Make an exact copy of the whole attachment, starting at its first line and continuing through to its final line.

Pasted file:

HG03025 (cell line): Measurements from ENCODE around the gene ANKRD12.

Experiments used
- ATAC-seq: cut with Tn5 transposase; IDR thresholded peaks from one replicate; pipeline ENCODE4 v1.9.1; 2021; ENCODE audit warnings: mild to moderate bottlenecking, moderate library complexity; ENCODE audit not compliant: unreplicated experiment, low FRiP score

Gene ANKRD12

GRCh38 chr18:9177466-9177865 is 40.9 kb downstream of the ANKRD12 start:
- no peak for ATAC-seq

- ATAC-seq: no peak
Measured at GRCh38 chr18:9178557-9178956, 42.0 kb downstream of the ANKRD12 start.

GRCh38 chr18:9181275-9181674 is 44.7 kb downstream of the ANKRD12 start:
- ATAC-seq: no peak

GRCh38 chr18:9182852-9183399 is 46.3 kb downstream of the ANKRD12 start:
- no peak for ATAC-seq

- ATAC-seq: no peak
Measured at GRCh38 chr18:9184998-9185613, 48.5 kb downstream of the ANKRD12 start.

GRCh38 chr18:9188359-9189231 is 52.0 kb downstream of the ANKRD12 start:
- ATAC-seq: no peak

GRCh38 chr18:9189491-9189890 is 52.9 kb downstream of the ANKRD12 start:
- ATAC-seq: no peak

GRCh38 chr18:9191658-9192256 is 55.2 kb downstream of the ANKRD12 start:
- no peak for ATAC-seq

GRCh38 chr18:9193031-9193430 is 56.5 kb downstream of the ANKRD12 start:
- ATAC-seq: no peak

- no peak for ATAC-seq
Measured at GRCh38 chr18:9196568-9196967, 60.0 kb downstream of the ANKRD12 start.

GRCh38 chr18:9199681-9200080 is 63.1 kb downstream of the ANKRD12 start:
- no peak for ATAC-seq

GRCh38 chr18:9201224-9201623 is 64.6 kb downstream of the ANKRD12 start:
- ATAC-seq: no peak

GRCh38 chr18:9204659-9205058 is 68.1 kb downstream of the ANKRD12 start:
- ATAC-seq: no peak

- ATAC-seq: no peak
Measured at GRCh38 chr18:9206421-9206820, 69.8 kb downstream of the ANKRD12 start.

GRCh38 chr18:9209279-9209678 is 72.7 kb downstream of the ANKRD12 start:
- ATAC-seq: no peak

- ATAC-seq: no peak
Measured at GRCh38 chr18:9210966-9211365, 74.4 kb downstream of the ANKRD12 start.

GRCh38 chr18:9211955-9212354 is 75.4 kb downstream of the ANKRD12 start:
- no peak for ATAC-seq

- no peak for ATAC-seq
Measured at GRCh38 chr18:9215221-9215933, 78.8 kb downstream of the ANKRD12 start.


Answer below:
HG03025 (cell line): Measurements from ENCODE around the gene ANKRD12.

Experiments used
- ATAC-seq: cut with Tn5 transposase; IDR thresholded peaks from one replicate; pipeline ENCODE4 v1.9.1; 2021; ENCODE audit warnings: mild to moderate bottlenecking, moderate library complexity; ENCODE audit not compliant: unreplicated experiment, low FRiP score

Gene ANKRD12

GRCh38 chr18:9177466-9177865 is 40.9 kb downstream of the ANKRD12 start:
- no peak for ATAC-seq

- ATAC-seq: no peak
Measured at GRCh38 chr18:9178557-9178956, 42.0 kb downstream of the ANKRD12 start.

GRCh38 chr18:9181275-9181674 is 44.7 kb downstream of the ANKRD12 start:
- ATAC-seq: no peak

GRCh38 chr18:9182852-9183399 is 46.3 kb downstream of the ANKRD12 start:
- no peak for ATAC-seq

- ATAC-seq: no peak
Measured at GRCh38 chr18:9184998-9185613, 48.5 kb downstream of the ANKRD12 start.

GRCh38 chr18:9188359-9189231 is 52.0 kb downstream of the ANKRD12 start:
- ATAC-seq: no peak

GRCh38 chr18:9189491-9189890 is 52.9 kb downstream of the ANKRD12 start:
- ATAC-seq: no peak

GRCh38 chr18:9191658-9192256 is 55.2 kb downstream of the ANKRD12 start:
- no peak for ATAC-seq

GRCh38 chr18:9193031-9193430 is 56.5 kb downstream of the ANKRD12 start:
- ATAC-seq: no peak

- no peak for ATAC-seq
Measured at GRCh38 chr18:9196568-9196967, 60.0 kb downstream of the ANKRD12 start.

GRCh38 chr18:9199681-9200080 is 63.1 kb downstream of the ANKRD12 start:
- no peak for ATAC-seq

GRCh38 chr18:9201224-9201623 is 64.6 kb downstream of the ANKRD12 start:
- ATAC-seq: no peak

GRCh38 chr18:9204659-9205058 is 68.1 kb downstream of the ANKRD12 start:
- ATAC-seq: no peak

- ATAC-seq: no peak
Measured at GRCh38 chr18:9206421-9206820, 69.8 kb downstream of the ANKRD12 start.

GRCh38 chr18:9209279-9209678 is 72.7 kb downstream of the ANKRD12 start:
- ATAC-seq: no peak

- ATAC-seq: no peak
Measured at GRCh38 chr18:9210966-9211365, 74.4 kb downstream of the ANKRD12 start.

GRCh38 chr18:9211955-9212354 is 75.4 kb downstream of the ANKRD12 start:
- no peak for ATAC-seq

- no peak for ATAC-seq
Measured at GRCh38 chr18:9215221-9215933, 78.8 kb downstream of the ANKRD12 start.